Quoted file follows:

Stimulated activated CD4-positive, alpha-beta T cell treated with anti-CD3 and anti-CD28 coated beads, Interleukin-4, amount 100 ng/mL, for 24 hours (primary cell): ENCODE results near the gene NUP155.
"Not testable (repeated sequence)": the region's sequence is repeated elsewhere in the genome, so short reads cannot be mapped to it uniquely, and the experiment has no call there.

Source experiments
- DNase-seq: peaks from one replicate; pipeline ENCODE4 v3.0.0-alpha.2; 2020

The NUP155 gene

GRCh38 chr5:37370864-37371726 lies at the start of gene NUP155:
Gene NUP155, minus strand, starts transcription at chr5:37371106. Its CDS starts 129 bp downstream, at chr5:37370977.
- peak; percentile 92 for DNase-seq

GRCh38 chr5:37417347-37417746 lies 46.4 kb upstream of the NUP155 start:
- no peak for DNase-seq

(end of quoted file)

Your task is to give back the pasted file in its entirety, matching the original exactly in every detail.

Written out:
Stimulated activated CD4-positive, alpha-beta T cell treated with anti-CD3 and anti-CD28 coated beads, Interleukin-4, amount 100 ng/mL, for 24 hours (primary cell): ENCODE results near the gene NUP155.
"Not testable (repeated sequence)": the region's sequence is repeated elsewhere in the genome, so short reads cannot be mapped to it uniquely, and the experiment has no call there.

Source experiments
- DNase-seq: peaks from one replicate; pipeline ENCODE4 v3.0.0-alpha.2; 2020

The NUP155 gene

GRCh38 chr5:37370864-37371726 lies at the start of gene NUP155:
Gene NUP155, minus strand, starts transcription at chr5:37371106. Its CDS starts 129 bp downstream, at chr5:37370977.
- peak; percentile 92 for DNase-seq

GRCh38 chr5:37417347-37417746 lies 46.4 kb upstream of the NUP155 start:
- no peak for DNase-seq